State Laws

Rhode Island Divorce

     

Rhode Island Residency Requirements
To legally file for divorce in the state of Rhode Island individuals must first meet the residency requirements set by the state. These laws require that at least one or both individual reside in the state boundaries of Rhode Island for a minimum of one year prior to filing for divorce.

Divorce complaints may be filed by either individual. Since divorce cases are handled by the county circuit courts, divorces are to be filed to the county in which the filer resides. If both individuals file for divorce and both individuals reside within the state but in different counties, then the divorce request may be petitioned to either individual's county of residency.

Divorcing Grounds
In order for a divorce to be legal in the United States, the petition must include the grounds for divorce. Grounds for divorce are the reasons why the individuals involved desire a legal divorce. However each state has different grounds for divorce, so the grounds from one state may not be legal in the state of Rhode Island.

One individual may petition the court under certain divorce grounds but will need to show evidence for these grounds before the court. Two individuals may petition for divorce and present the divorcing grounds as previously agreed upon.

Rhode Island divides its divorce grounds into two different categories: No-Fault grounds and Fault grounds. No-Fault grounds do not name one individual responsible for the divorce petition, instead both individual cite that no one is responsible. Marriage counseling often precedes divorce filing in these circumstances.

No-Fault grounds include two reasons for divorce: irreconcilable differences and no cohabitation. Irreconcilable differences state that both individuals agree that the marriage is irretrievably broken. Under no cohabitation grounds the individuals involved must live in separate living spaces for a minimum of three years prior to filing for divorce.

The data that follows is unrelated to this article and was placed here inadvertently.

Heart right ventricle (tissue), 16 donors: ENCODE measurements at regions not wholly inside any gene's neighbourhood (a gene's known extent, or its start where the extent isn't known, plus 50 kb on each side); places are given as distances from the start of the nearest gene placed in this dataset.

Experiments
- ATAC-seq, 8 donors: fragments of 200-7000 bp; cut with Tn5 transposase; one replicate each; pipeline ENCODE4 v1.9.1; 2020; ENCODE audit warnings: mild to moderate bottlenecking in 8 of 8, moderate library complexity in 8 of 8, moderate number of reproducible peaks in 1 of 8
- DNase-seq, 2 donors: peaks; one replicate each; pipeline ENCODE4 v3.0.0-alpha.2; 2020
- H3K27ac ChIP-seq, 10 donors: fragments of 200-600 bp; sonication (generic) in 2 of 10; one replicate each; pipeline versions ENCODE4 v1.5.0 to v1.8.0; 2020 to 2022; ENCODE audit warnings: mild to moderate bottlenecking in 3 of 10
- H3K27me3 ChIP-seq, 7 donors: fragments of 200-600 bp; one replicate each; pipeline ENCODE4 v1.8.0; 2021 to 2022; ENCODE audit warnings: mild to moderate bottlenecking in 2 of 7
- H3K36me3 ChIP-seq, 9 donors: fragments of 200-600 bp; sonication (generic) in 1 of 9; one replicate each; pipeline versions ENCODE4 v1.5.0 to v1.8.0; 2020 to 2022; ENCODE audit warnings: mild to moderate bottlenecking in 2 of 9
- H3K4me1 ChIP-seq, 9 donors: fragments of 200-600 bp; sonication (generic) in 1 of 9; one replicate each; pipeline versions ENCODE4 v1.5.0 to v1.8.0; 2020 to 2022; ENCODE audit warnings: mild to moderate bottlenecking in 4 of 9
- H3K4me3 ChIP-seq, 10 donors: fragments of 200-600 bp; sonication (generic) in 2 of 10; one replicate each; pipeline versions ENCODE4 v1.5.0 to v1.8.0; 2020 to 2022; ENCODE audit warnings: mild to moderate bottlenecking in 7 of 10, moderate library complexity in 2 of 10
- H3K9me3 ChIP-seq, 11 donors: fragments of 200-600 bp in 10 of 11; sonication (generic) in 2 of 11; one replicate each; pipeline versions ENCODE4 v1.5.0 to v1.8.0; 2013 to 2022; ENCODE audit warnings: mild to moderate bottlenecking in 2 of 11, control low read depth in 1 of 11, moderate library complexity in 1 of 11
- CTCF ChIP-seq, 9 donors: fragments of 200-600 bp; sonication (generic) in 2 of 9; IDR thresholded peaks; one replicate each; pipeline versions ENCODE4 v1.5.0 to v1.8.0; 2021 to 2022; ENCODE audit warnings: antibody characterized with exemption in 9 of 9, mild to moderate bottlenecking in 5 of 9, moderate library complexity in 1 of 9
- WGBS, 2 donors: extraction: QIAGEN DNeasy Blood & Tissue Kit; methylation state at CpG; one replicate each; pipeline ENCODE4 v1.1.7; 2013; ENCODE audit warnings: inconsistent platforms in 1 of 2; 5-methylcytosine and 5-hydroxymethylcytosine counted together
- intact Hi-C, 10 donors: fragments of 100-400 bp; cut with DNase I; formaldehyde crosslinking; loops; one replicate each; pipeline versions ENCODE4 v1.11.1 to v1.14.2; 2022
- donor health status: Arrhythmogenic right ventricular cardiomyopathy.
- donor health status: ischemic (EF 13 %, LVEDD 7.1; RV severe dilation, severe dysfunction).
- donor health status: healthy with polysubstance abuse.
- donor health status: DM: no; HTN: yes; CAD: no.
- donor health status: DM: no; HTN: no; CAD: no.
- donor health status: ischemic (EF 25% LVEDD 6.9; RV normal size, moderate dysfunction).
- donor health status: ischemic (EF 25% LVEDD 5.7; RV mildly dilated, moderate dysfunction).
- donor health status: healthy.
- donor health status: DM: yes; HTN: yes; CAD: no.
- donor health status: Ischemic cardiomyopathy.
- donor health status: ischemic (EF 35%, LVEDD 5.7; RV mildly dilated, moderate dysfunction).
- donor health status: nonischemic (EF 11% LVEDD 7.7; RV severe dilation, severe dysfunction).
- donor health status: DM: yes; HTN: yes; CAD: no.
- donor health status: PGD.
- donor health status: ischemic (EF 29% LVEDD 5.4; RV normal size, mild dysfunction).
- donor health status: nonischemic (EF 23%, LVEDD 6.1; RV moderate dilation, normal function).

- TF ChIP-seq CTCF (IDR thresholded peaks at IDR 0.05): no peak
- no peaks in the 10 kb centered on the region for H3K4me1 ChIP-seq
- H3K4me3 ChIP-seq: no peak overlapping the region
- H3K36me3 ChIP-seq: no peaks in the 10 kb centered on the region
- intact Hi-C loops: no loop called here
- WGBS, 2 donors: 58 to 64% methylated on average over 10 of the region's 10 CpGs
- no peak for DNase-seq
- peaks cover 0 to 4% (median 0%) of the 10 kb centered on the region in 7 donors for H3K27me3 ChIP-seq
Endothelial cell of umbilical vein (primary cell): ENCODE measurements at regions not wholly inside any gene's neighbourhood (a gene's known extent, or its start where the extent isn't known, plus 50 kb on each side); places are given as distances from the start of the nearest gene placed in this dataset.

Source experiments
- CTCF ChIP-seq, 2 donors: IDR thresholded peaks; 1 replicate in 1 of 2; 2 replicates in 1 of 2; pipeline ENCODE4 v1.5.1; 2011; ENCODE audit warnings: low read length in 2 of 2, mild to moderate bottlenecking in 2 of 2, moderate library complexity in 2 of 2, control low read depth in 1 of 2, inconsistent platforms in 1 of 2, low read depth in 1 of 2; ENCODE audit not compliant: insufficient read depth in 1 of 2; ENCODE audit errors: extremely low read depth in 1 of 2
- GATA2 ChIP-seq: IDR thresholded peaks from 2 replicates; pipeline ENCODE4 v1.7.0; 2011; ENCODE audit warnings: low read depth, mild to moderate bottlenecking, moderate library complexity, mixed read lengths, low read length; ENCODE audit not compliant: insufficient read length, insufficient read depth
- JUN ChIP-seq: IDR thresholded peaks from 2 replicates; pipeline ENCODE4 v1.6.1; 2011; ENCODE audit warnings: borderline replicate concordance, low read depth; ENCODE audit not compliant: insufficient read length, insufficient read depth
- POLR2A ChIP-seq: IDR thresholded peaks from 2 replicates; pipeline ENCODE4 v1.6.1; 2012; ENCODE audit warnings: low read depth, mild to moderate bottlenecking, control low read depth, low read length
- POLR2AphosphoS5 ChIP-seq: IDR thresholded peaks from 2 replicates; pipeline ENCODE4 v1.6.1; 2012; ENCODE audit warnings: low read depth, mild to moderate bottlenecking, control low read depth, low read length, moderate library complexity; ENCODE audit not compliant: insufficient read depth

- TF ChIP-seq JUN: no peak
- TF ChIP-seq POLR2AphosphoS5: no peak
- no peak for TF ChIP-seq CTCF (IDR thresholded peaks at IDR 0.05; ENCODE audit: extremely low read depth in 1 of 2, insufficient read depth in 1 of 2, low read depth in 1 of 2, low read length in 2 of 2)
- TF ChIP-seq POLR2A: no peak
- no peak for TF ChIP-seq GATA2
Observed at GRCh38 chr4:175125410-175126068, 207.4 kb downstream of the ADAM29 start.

Fault grounds cite one individual responsible for the divorce filing and include eight different grounds under this category. These include committing adultery by either individual, impotency of either individual, extreme cruelty of either individual to the other, continued and extended drunken behavior of either individual, willingly deserting a spouse for a minimum of five years, habitual drug usage by either individual--including morphine, chloral, or opium--the committing of gross behavior by either individual that violates the covenant of marriage, or refusing and neglecting to provided the marital necessities for a minimum of one year, including financially, physically, and emotionally.

Under the grounds where a spouse is deserted by another, the court has the right to grant a divorce after a shorter time period than five years.

Property Distribution
The state of Rhode Island is considered an equitable distribution state where all property acquired during the marriage is to be distributed in an equitable manner. This means that the property will be awarded in a fair manner rather than an equal manner.

If the individuals involved cannot divide the property themselves, the court will award the property accordingly. The court will consider the financial situations of, the custody awarded to, and the economical situations of the individuals before awarding any property.

See also:
Rhode Island Gun Laws
Rhode Island Bankruptcy Laws
Rhode Island DUI Laws
Rhode Island Misdemeanors External link (opens in new window)
Rhode Island Felony External link (opens in new window)
Rhode Island Expungement External link (opens in new window)